Orofacial Myofunctional Disorders
OMD or orofacial myofunctional disorders are categorized by abnormal movement patterns of a person’s mouth and face. Abnormal oral and facial movements interfere with the proper orofacial formation and growth. According to research, orofacial myofunctional disorders are prevalent in 81% of children with speech or articulation issues and 38% of the general population.
Signs and Symptoms
Mouth breathing, perhaps, is the leading factor in developing or having an orofacial myofunctional disorder. In contrast to breathing through nasal passages, by breathing through your mouth, you cannot filter air impurities and transfer those impurities to the lungs. Additionally, the posture of the jaw, width of the palate, and jaw and facial feature growth are altered through sustained mouth breathing. All of which are instrumental orofacial myofunctional disorders.
In addition to mouth breathing, individuals with OMD exhibit a multitude of signs or symptoms. These include, but are not limited to:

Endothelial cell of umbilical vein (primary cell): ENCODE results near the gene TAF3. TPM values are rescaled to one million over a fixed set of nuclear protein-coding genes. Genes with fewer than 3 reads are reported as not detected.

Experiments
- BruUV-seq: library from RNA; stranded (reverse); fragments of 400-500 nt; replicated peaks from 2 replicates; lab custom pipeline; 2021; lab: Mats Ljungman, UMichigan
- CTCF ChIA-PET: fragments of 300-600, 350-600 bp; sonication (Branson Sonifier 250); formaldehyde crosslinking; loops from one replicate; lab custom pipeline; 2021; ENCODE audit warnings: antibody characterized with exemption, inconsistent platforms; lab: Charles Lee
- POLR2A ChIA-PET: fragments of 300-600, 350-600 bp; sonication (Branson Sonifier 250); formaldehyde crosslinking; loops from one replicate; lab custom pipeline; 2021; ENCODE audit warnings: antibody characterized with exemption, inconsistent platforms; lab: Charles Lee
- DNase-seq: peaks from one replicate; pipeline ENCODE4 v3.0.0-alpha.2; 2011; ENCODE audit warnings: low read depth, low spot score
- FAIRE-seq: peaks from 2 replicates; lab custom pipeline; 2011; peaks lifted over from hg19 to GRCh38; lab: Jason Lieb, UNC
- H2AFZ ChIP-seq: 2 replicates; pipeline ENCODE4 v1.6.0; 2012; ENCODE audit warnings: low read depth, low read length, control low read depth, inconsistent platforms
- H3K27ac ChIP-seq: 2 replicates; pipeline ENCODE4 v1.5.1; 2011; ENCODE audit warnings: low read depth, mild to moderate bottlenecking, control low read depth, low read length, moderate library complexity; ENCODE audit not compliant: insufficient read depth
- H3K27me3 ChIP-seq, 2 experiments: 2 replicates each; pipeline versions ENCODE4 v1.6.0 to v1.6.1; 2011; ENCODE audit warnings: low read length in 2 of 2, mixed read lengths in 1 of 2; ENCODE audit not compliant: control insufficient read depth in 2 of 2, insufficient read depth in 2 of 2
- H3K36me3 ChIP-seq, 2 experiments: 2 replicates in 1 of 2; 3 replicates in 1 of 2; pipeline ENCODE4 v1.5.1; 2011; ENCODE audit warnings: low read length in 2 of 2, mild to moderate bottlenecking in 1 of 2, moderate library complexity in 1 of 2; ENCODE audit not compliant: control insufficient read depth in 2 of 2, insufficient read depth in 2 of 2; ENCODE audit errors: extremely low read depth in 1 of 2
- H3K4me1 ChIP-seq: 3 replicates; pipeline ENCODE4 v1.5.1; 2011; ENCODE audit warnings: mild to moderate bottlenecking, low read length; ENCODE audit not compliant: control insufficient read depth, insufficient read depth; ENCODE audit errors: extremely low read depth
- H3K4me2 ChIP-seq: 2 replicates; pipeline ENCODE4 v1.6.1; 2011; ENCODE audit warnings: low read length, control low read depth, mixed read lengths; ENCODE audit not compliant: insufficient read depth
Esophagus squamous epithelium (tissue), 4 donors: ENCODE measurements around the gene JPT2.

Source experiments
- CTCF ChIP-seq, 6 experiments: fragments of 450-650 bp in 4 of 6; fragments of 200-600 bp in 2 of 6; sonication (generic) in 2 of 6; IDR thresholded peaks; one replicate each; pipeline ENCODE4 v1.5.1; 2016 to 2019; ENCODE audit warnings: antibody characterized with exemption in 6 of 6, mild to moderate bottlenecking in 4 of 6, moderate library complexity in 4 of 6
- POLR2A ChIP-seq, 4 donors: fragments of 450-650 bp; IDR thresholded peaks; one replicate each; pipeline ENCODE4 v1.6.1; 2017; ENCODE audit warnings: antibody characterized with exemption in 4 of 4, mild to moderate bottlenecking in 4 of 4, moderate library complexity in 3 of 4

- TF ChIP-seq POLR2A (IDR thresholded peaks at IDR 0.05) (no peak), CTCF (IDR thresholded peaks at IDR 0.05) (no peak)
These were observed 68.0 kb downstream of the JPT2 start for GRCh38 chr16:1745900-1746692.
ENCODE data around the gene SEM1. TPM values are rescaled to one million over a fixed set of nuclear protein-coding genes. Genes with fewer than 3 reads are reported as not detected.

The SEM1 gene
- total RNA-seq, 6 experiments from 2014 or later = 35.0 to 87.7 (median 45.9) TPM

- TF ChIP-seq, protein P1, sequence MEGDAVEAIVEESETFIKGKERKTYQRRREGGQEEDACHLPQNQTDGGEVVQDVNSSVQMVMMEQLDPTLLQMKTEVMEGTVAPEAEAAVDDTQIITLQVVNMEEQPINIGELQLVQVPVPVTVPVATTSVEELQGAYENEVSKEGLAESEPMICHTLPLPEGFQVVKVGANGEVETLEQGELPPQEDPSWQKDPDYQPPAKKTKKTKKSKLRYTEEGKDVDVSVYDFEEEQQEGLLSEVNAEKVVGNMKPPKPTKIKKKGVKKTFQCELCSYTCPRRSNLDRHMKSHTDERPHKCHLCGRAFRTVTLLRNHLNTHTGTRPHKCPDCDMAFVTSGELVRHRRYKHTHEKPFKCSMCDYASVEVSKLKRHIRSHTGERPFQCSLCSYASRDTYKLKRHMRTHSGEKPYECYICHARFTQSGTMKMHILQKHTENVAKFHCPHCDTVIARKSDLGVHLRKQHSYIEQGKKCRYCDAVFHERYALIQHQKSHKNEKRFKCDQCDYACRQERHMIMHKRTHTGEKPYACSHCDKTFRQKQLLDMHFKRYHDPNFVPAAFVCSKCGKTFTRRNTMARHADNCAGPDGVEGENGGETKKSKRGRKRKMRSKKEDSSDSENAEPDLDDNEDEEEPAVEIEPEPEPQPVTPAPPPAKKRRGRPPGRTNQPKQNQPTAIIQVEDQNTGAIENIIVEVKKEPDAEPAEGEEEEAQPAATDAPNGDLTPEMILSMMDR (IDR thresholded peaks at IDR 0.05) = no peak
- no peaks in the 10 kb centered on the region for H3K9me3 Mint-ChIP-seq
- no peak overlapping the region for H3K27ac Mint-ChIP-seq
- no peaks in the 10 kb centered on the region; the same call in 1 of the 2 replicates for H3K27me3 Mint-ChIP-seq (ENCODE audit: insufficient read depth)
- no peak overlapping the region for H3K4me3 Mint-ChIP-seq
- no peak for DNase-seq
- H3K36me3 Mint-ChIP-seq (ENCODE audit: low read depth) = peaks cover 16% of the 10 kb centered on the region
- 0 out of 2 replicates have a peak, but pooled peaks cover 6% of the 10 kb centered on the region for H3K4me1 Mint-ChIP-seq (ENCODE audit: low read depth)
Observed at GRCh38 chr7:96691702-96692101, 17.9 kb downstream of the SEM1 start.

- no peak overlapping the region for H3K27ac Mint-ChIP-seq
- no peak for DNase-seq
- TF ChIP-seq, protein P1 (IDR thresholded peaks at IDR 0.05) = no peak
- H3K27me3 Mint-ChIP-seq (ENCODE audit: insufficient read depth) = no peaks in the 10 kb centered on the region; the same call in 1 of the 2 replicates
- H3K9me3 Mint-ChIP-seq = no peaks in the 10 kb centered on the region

- Messy eater
- Difficulties eating
- Dental problems like an overbite or underbite
- Inability or difficulty shutting lips when swallowing
- Distortion of speech
- Tongue thrusting
Causes of OMD
Allergies, thumbsucking, and blocked nasal passages (which can lead to mouth breathing) can contribute to orofacial myofunctional disorders. Mouth breathing, perhaps, is the leading factor in developing or having an orofacial myofunctional disorder. In contrast to breathing through nasal passages, a person who breathes through their mouth cannot filter air impurities and then transfer those impurities to their lungs. Additionally, the structural posture of the jaw, the width of the palate, and the natural position of the jaw and facial feature growth are altered through sustained mouth breathing. All of which are instrumental for orofacial myofunctional disorders.
Along with mouth breathing, cheek or nail-biting, and clenching or grinding one’s teeth all attribute to causing orofacial myofunctional disorders. Even long-term pacifier or bottle use can cause OMD. Orofacial myofunctional disorders can be seen alongside other disorders like malocclusion (improper teeth alignment), periodontal disorders, and orthodontic relapse. Due to the expansive effects of OMD, it is imperative to receive an assessment from an expert.
OMD can affect a person’s life, comfort level, and long-term health, but you don’t have to suffer anymore. Dr. Konig and the Konig Center for Cosmetic and Comprehensive Dentistry staff in Houston, Texas, have extensive experience helping patients with OMD find relief. Call (713) 668-2289 to schedule an appointment.